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  • This hotel has enjoyed our stay : +: BY RYLAN MACCAY AND ASHLEY WILLIAMS

    MacDonald-Miller recently completed several turn-key energy-saving upgrades to the mechanical and plumbing systems of the Renaissance Hotel. These efforts will save an estimated 1,166,120 kWh of electricity, 1,363,635 gallons of water, and result in a carbon reduction of 814 metric tons every year.

    And we’re already witnessing the benefits. After only three months, the upgrades have Renaissance Hotel saving nearly $30,000 on electricity and $9,000 in water/sewer costs. The 75,000 SF hotel was constructed in 1981 with 553 guest rooms, 18 meeting rooms, and 3 restaurants. The project scope included

    FACES IN THE

    FIELD

    installing two heat wheels used to recover the heat from warm bathroom exhaust air and heat the incoming outside air; adding “smart” Melink® sensors on the kitchen exhaust hoods to turn off when the stoves aren’t in use; and installing AquaRecycle® laundry water recycle system to reduce the water consumption of the washers by 75%! Other facets of the project included motion-activated garage lighting, domestic water booster pump replacement, and connection of conference room heat pumps to the building automation system. All the installations and retrofits were completed with little or no impact to the hotel’s operations. The

    They do whatever it takes to make a difference : +: BY KELLY JOHNSON

    Hard working and steadfast, MacDonald- Miller Maintenance Technicians provide the essential day-to-day service to customers, keeping them comfortable and happy 24/7, 365 days a year. Through preventative maintenance and repair of HVAC systems, these diligent employees serve as the face of the company and are truly why buildings run better with MacMiller. In the next three issues, we’ll highlight a different “face in the field” to help you get to know the person in the van a little better. In this issue you’ll meet Sean Scott, an 11-year veteran of MacMiller.

    :.CONTINUED ON P3 “FACES IN THE FIELD”

    PAGE 1

    project team was able to secure incentives that will cover 50% of the project cost – and as the remaining costs are paid through the energy savings, there is no upfront cost to the owner.

    These numbers are astonishing, plain and simple. And at MacMiller, we enjoy huge satisfaction in garnering this level of results for our customers.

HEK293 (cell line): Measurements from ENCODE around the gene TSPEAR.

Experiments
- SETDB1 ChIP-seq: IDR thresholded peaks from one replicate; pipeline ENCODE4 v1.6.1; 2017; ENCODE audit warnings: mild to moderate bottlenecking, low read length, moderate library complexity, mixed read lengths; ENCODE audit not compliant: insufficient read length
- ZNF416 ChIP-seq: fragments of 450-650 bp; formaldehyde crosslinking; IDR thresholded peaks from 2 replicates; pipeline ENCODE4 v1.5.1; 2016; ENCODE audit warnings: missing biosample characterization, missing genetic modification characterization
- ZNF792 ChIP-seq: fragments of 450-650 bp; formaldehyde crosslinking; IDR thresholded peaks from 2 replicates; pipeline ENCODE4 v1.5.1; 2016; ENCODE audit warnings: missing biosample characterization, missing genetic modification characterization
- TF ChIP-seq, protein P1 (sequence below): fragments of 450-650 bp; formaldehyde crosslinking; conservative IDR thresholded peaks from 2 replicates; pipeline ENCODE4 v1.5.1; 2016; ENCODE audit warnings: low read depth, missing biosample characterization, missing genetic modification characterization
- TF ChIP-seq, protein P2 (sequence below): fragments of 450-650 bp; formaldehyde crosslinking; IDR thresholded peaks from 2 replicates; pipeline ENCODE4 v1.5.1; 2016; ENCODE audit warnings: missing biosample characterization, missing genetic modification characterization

Watering 148 urban trees | 1,671,456 bottles of water | 3,917 10-minute showers

    75% reduced water consumption each month by installing a laundry water recycle system. This water savings is equivalent to one of the following every month:

    Photo by kick spark creative

    VOLUME 2 | QTR 2 | 2014

    HIGHLIGHTS

    P4 A big, giant task

    P6 Operatory care solutions

    P7 Immense project, impressive coordination

  • Cutting Edge Culture

    Almost 50 years ago, MacDonald-Miller was formed by two men: Al MacDonald and Tom Miller. Their vision was to engineer better mechanical systems and provide hands on service of those systems to ensure they performed as designed. It was a small niche company working on commercial buildings in Seattle – a city growing with the dawn of the jet age.

    Our MM culture of accountability, from the engineering to the performance of systems we build and retrofit, has, over the decades, become more entrenched in our “DNA”. In fact, the name MacDonald-Miller has remained through several ownership transitions, as this company title has always been symbolic of integrity and capability.

    This simple concept of responding to a client’s need for a better working building at a fair price is still our guiding light today. It’s why we continue to add and enhance our capabilities – we need to be more than just a mechanical contractor in order to deliver on our promise of making buildings work better. It means we have to be the best at all facets of a building’s environmental systems and how they interact with each other. This is what drives our culture to be at the cutting edge of our industries’ advancements – from building automation to boilers, chillers, LEED engineering and energy modeling. Not to mention some pretty impressive fabrication capabilities.

    In this issue of Perspective, the breadth and diversity of what we can do comes across quite clearly. I’m excited, humbled and proud to see what we can accomplish. I know the founders, as well as those who had the courage, like Fred Sigmund and Steve Lovely, to move this company from a small niche player to an industry leader, are proud too.

    Yes, it’s the information age now, but Boeing is still building better jets and we’re still making better buildings. The strong survive!